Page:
Martin Heijdra, Director of the East Asian Library at Princeton University, welcomed members of the IAS/Princeton workshop “Formats of the Book in East Asia and Environs” to Firestone Library and the Institute for Advanced Studies this week.
Below is the complete list of treasures Martin pulled for the group, beginning with two rare facsimiles of the Bamboo and wooden slips (Chinese: 简牍; pinyin: jiǎndú) used in China before paper. Also included were spectacular examples of book formats from South East Asia and regions beyond China.
The overall aims of the project are listed as:
“The Book and the Silk Roads: Phase I” is a 2-year Mellon Foundation-funded project of the University of Toronto’s Old Books, New Science lab. The grant’s purpose is to challenge the triumphalist Western narrative of book history as a path of steps leading from the Christian codex to the Gutenberg press to the digital age. Instead, we seek to build and support a network consisting of scholars, curators, conservators, and scientists exploring significant developments in book technologies within a range of contexts, focusing particularly on occasions of cultural interchange or entanglement in the premodern world.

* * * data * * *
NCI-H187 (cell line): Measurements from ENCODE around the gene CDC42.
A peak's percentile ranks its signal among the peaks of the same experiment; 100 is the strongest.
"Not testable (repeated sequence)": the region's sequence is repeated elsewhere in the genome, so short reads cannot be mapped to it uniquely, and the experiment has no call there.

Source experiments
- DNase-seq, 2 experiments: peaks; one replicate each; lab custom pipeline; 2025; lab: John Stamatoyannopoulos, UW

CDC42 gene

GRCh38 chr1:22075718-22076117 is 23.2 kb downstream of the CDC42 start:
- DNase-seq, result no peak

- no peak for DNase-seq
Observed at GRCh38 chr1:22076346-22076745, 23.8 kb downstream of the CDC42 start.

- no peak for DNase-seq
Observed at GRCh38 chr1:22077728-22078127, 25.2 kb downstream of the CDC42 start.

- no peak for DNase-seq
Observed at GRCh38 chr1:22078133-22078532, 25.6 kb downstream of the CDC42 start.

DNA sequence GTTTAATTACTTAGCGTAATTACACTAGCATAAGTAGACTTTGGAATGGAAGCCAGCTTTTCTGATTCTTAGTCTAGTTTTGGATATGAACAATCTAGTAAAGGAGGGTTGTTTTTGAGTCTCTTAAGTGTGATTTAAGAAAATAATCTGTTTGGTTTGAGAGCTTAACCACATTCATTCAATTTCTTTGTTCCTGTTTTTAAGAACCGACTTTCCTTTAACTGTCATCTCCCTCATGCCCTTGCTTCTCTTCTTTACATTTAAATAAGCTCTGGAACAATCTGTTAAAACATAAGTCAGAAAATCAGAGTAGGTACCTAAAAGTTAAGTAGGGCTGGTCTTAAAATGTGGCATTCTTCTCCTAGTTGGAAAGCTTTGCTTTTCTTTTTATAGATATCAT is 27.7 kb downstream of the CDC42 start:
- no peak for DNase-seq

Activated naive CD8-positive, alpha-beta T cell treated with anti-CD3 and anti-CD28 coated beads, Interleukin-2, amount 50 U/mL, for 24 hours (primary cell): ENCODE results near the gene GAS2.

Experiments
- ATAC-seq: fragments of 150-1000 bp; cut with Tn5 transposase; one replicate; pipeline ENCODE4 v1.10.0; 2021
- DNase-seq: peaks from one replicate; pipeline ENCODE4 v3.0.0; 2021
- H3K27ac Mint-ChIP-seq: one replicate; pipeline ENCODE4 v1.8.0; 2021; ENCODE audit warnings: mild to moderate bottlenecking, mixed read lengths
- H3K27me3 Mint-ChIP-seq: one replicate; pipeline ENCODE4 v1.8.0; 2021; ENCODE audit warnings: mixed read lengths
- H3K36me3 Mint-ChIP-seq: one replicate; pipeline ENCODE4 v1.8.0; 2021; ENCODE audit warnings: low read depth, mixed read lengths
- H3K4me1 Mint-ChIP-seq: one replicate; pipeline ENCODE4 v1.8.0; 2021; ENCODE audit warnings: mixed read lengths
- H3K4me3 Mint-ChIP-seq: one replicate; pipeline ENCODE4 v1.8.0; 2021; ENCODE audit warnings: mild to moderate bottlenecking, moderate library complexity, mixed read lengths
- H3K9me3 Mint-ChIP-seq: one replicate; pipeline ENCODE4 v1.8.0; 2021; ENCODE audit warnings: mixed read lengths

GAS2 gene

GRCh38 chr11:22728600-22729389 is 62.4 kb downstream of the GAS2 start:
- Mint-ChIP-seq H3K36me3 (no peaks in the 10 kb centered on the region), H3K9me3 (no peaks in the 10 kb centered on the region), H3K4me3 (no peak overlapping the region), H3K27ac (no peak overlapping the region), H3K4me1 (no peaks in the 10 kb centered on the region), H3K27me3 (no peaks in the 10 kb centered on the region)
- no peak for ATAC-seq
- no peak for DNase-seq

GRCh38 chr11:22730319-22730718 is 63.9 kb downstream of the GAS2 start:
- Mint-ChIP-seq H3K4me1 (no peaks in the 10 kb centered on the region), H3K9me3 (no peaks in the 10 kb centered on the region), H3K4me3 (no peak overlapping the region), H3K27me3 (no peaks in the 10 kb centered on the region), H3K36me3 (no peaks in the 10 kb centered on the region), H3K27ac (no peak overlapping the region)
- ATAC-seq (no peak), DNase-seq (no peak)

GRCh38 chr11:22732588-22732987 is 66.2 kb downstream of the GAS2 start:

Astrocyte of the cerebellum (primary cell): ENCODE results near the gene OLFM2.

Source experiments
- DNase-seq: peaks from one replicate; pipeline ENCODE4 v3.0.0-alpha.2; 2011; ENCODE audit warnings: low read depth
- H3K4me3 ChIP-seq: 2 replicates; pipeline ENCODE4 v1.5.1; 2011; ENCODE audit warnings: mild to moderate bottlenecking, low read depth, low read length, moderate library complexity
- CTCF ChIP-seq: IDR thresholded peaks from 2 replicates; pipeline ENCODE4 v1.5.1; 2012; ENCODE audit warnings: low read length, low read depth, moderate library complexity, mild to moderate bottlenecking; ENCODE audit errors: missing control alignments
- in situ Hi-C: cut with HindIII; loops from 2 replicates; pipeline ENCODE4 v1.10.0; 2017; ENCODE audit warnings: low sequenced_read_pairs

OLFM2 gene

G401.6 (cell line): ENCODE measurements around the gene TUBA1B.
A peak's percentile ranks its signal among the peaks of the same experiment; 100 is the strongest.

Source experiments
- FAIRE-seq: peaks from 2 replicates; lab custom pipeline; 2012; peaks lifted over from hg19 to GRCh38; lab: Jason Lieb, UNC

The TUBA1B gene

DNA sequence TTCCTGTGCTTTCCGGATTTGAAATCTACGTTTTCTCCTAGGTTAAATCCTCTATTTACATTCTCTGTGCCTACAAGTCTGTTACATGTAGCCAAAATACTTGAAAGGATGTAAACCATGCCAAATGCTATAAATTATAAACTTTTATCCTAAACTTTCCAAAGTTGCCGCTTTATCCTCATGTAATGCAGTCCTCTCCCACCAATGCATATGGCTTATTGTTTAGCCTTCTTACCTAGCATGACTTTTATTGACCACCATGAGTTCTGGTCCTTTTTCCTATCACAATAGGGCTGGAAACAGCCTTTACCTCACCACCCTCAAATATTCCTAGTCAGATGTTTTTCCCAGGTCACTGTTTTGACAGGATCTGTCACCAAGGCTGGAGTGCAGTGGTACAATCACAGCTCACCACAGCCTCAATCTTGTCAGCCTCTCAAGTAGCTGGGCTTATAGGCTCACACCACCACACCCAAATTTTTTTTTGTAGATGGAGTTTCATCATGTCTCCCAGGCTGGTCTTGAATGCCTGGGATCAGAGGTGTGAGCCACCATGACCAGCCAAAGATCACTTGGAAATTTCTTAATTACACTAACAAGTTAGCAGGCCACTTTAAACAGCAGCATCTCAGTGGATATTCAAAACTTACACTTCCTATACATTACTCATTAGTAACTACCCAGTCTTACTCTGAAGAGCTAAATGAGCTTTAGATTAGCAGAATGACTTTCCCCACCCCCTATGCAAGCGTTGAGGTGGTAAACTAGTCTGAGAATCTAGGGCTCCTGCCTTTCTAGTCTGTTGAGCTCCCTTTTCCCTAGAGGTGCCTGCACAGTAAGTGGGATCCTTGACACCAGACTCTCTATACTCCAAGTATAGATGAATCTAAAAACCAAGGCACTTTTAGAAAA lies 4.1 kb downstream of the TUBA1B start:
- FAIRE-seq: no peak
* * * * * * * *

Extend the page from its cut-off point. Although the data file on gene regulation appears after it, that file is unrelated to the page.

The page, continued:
Amanda Goodman’s work on ephemeral documents from the Dunhuang cache has deeply inspired us, and we hope to build further points of connection with the community of Dunhuang researchers in the Princeton area. What stories can be told by exploring the varied formats and structures of the text-objects from the cache in Mogao’s Cave 17, or the recycled examination papers used as burial shoes in Turfan, now housed in Princeton’s East Asian Library collection? …
Although most of us are not part of this distinguished group, we can still appreciate the marvelous books and manuscripts being studied. Here are just a few images without commentary.
Note the corrections added to this manuscript by the author.